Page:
30 credit hours | Available in: French | German | Spanish
The Master of Science in Applied Language and Intercultural Studies (MS-ALIS), offered by the School of Modern Languages, is one of the first professional master’s degrees in foreign language and cultural studies in the United States. It emphasizes the real-world professional applications of language for a wide range of career paths, from communications and non-profit to business, engineering, and medicine. In addition to rigorous training in advanced-level language and cross-cultural communication, students have the opportunity to go abroad to study, do research, and complete for-credit internships. Students graduate with a professional portfolio in the language of concentration, positioning them to pursue a range of internationally oriented career paths.
The MS-ALIS is available as a 5-year coterminal BS/MS for Georgia Tech BS-ALIS majors. Learn more about the BS/MS-ALIS.
Program of Study
To graduate, students must earn 30 credit hours at the 6000 level and present a professional portfolio in the target language that demonstrates advanced-level competence in the language and culture of focus (completed in LANG 6503: Professional Portfolio during the final semester of study). The MS-ALIS can be completed in 3 semesters or part-time.
Our core curriculum emphasizes proficiency, perspectives, and professionalization. It is designed to help students hone their professional-level language, master the ability to navigate between cultural systems, and apply these skills toward the next step in their career.
- Theory and Foundations (SPAN 6501, 3 credits): Theoretical knowledge and its practical applications in key areas of culture, literature, media, and linguistics studies.
- Intercultural Seminar (SPAN 6500, 3 credits): Applies cross-cultural research and reflection toward the discussion of current issues in the language and culture of focus.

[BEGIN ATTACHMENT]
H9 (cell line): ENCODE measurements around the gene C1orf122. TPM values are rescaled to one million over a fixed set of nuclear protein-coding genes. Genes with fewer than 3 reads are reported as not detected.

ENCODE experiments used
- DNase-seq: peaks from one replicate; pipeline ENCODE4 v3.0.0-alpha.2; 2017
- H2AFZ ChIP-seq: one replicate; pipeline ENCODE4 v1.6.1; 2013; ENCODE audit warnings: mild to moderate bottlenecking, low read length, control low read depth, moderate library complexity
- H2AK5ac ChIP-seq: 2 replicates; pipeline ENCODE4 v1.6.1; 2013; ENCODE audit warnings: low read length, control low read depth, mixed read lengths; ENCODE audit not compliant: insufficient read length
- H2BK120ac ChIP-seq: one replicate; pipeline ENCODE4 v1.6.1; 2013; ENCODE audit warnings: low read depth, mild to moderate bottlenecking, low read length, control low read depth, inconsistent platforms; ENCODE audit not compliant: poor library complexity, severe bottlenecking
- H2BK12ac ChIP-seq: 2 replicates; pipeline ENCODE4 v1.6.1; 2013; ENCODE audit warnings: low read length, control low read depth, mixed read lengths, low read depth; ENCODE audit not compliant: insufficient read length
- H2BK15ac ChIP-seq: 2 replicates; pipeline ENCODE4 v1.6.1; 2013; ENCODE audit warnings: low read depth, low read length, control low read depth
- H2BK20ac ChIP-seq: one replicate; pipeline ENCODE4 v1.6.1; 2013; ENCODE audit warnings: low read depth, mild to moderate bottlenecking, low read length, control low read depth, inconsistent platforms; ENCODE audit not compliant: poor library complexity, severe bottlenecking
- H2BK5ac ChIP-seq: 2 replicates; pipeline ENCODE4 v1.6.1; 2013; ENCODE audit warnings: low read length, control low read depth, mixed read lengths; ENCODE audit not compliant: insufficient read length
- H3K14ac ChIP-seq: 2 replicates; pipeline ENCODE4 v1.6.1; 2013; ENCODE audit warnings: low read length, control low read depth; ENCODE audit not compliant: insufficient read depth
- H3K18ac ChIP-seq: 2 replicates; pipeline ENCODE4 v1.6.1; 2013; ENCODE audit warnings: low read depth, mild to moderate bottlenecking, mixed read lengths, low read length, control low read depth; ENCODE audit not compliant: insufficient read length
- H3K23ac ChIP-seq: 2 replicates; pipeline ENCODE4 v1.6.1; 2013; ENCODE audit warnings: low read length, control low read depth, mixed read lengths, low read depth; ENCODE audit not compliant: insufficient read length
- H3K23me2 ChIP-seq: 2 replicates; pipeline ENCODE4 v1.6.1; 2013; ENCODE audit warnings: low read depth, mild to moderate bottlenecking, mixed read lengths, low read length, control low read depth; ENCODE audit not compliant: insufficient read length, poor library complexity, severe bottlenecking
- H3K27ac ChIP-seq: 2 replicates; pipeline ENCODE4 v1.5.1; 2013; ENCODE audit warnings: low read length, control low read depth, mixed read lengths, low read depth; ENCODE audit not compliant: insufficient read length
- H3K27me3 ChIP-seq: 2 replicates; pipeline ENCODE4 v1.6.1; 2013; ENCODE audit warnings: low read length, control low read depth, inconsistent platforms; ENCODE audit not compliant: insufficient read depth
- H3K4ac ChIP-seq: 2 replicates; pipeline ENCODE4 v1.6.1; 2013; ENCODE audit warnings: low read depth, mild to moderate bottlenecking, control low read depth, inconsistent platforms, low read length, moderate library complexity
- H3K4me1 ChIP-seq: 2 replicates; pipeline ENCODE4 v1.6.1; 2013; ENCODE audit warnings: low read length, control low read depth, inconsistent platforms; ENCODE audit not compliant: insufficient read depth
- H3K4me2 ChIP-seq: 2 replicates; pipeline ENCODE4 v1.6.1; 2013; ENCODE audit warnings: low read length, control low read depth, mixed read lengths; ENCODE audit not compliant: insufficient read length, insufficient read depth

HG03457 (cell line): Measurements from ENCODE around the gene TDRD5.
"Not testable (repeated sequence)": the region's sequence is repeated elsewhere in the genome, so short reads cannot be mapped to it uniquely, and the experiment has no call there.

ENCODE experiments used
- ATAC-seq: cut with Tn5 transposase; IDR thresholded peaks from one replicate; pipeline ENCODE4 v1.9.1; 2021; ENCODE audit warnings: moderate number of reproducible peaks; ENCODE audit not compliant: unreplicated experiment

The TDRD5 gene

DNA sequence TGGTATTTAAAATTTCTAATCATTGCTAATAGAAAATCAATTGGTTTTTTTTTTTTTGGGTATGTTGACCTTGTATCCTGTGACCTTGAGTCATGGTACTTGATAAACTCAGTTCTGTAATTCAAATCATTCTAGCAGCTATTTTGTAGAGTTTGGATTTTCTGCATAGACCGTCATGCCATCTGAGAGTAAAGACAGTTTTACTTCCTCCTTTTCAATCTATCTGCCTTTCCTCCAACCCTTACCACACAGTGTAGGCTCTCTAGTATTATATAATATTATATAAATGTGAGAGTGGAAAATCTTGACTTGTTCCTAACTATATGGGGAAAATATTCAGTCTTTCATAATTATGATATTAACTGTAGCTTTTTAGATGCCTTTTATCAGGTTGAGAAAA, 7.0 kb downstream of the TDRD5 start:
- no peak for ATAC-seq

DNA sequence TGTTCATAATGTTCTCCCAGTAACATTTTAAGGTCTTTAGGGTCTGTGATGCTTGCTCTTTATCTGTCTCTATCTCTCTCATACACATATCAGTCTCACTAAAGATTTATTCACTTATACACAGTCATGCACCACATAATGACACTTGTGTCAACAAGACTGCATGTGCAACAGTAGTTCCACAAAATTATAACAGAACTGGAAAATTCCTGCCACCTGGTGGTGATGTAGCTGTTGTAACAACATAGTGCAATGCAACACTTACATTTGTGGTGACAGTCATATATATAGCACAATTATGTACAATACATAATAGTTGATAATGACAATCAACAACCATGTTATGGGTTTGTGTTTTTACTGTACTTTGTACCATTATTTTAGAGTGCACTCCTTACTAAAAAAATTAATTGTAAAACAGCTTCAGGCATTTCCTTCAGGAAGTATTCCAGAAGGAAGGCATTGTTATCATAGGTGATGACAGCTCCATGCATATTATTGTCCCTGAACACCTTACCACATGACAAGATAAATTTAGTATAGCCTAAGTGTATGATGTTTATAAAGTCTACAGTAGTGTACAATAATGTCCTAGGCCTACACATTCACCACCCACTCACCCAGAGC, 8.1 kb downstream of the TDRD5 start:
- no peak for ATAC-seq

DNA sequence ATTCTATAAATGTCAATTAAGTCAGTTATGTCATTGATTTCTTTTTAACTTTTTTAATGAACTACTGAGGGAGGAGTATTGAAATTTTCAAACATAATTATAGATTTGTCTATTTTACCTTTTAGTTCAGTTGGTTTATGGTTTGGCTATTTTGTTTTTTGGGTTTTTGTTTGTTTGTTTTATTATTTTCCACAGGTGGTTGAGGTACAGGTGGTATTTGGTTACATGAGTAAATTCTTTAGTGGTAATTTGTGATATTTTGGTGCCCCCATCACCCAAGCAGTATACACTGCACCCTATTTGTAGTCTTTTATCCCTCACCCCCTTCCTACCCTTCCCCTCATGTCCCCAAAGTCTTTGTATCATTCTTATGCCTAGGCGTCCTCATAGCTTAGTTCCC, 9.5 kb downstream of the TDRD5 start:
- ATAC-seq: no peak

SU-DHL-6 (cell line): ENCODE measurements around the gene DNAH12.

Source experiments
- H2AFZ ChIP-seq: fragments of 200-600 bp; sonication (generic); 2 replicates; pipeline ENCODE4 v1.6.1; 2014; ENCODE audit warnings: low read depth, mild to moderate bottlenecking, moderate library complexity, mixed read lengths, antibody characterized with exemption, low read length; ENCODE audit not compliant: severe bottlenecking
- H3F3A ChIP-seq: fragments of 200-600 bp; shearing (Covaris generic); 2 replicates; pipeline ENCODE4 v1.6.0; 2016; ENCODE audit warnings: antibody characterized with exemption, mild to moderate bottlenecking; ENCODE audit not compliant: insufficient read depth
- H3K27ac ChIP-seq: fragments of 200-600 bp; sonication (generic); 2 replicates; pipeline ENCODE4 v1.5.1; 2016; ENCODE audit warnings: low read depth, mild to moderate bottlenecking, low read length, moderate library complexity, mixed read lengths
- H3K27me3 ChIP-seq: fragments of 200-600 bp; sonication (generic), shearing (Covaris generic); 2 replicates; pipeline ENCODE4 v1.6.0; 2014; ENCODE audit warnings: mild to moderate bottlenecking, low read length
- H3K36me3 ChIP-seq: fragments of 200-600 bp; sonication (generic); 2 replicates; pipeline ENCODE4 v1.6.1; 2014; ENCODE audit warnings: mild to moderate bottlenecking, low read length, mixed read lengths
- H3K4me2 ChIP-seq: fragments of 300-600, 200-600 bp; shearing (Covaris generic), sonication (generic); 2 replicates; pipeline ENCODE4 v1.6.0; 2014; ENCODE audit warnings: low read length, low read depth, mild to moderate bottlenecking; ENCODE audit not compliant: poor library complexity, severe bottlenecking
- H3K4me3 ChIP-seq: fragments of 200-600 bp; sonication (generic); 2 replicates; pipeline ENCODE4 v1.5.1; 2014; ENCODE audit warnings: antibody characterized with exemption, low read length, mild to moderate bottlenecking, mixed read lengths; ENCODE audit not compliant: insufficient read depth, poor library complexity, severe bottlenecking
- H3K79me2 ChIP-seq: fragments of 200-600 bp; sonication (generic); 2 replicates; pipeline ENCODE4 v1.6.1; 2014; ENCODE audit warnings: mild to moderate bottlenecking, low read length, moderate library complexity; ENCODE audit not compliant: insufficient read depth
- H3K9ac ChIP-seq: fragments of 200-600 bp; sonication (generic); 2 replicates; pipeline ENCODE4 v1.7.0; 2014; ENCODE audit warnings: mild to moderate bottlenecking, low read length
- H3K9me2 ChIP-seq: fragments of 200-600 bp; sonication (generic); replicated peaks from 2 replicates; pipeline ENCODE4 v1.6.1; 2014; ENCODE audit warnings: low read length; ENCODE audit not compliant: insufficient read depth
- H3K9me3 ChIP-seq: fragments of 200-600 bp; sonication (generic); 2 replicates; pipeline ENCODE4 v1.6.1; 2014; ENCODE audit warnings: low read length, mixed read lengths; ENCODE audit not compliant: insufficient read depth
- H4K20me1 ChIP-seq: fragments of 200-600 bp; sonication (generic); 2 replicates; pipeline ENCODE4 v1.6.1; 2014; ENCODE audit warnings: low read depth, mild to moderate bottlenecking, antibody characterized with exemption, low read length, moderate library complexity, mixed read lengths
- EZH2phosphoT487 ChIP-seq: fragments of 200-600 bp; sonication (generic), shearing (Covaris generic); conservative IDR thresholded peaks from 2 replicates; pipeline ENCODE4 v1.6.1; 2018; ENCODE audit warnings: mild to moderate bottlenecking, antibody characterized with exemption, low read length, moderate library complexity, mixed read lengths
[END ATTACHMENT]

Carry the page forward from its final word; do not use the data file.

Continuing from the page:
- Professional Portfolio (SPAN 6503, 3 credits, online/self-paced – final semester of study): Students prepare a professional portfolio in the target language, which includes job application materials and work samples and which connects their coursework to the next step in their career.
The opportunity to apply cultural knowledge in practice is a signature of our program. Experiential courses are project-based electives designed in collaboration with a faculty advisor. They are not required to graduate.
- Applied Language Practicum (LANG 6510) – co-design and co-teach an advanced undergraduate course (3000-4000 level)
- Applied Language Practicum Abroad (LANG 6511) – Co-design and co-teach part of Georgia Tech’s signature study abroad, Language for Business and Technology
- Internship Abroad (LANG 6695U) – complete an internship in the target language
- Research Assistantship (LANG 6698U) – conduct graduate research with faculty
- Graduate Research (LANG 6699) – conduct independent research un the U.S. or abroad
- M.S. Project (LANG 6998, 1-9 credits)
- M.S. Thesis (LANG 7000, 3-6 credits)
Georgia Tech Undergraduates: The Graduate Course Option is available to all Georgia Tech students to double-count 6 credit hours of their undergraduate degree toward graduate degree requirements. Learn more about the Graduate Course Option.
30 credit hours at the 6000+ level:
- 9 credits of MS-ALIS required core courses
- LANG 6501. Theory/Foundations, 3 credits
- LANG 6500. Intercultural Seminar, 3 credits
- LANG 6503. Professional Portfolio, 3 credits – taken in the final semester
- 21 credits at the 6000+ level